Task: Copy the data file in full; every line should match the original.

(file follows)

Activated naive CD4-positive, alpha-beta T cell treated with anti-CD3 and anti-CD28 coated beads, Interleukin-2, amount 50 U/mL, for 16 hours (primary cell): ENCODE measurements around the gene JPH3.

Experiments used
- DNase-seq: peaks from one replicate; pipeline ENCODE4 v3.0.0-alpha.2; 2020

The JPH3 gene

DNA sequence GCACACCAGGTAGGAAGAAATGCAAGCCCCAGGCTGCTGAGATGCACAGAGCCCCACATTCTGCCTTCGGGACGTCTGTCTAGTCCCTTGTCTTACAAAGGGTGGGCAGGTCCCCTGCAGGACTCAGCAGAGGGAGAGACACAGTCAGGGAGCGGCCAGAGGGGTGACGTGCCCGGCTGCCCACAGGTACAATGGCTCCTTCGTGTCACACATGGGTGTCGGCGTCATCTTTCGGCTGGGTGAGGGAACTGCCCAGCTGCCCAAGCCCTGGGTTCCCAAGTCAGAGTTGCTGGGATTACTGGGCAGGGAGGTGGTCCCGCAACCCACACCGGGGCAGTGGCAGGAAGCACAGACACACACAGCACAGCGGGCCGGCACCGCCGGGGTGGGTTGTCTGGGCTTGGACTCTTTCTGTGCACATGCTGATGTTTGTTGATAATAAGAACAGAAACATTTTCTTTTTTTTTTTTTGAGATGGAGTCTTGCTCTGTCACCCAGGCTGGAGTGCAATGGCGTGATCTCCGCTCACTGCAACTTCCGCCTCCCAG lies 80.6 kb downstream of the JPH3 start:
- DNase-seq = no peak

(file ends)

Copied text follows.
Activated naive CD4-positive, alpha-beta T cell treated with anti-CD3 and anti-CD28 coated beads, Interleukin-2, amount 50 U/mL, for 16 hours (primary cell): ENCODE measurements around the gene JPH3.

Experiments used
- DNase-seq: peaks from one replicate; pipeline ENCODE4 v3.0.0-alpha.2; 2020

The JPH3 gene

DNA sequence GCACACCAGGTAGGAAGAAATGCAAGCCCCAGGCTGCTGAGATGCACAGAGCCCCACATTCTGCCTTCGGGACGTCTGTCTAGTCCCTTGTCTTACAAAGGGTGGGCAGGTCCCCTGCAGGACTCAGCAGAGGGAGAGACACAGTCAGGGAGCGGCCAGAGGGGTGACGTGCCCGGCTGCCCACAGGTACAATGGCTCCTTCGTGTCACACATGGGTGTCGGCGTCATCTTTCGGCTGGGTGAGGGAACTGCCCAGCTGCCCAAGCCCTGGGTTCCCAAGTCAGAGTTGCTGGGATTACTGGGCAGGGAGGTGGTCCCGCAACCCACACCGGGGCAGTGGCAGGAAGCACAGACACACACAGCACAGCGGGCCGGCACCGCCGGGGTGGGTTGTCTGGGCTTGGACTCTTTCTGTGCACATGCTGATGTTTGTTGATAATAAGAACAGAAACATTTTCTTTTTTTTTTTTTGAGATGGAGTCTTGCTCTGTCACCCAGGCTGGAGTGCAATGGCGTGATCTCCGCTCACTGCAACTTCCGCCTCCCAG lies 80.6 kb downstream of the JPH3 start:
- DNase-seq = no peak